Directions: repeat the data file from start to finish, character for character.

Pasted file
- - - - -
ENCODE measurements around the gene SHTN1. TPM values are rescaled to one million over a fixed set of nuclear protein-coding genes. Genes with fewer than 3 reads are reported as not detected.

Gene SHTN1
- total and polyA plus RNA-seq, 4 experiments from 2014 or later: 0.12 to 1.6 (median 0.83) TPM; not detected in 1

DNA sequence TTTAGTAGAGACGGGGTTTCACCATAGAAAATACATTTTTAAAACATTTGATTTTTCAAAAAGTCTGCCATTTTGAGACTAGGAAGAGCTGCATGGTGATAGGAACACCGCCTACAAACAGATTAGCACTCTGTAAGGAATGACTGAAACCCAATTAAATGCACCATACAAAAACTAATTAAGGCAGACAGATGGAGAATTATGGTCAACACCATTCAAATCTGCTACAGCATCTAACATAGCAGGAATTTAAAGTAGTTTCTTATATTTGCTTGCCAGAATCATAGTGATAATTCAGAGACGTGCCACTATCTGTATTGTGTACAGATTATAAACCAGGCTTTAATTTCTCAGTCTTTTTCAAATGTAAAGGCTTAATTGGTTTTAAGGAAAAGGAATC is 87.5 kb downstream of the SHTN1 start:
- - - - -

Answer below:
ENCODE measurements around the gene SHTN1. TPM values are rescaled to one million over a fixed set of nuclear protein-coding genes. Genes with fewer than 3 reads are reported as not detected.

Gene SHTN1
- total and polyA plus RNA-seq, 4 experiments from 2014 or later: 0.12 to 1.6 (median 0.83) TPM; not detected in 1

DNA sequence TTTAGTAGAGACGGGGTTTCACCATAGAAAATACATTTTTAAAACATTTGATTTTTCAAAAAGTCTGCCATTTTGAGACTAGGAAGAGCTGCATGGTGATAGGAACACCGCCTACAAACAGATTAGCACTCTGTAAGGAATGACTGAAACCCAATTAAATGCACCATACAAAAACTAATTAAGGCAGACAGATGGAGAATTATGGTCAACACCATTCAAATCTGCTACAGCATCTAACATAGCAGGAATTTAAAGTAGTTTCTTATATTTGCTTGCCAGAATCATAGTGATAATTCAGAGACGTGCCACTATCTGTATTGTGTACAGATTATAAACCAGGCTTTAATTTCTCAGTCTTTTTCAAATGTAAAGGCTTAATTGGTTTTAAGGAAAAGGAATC is 87.5 kb downstream of the SHTN1 start: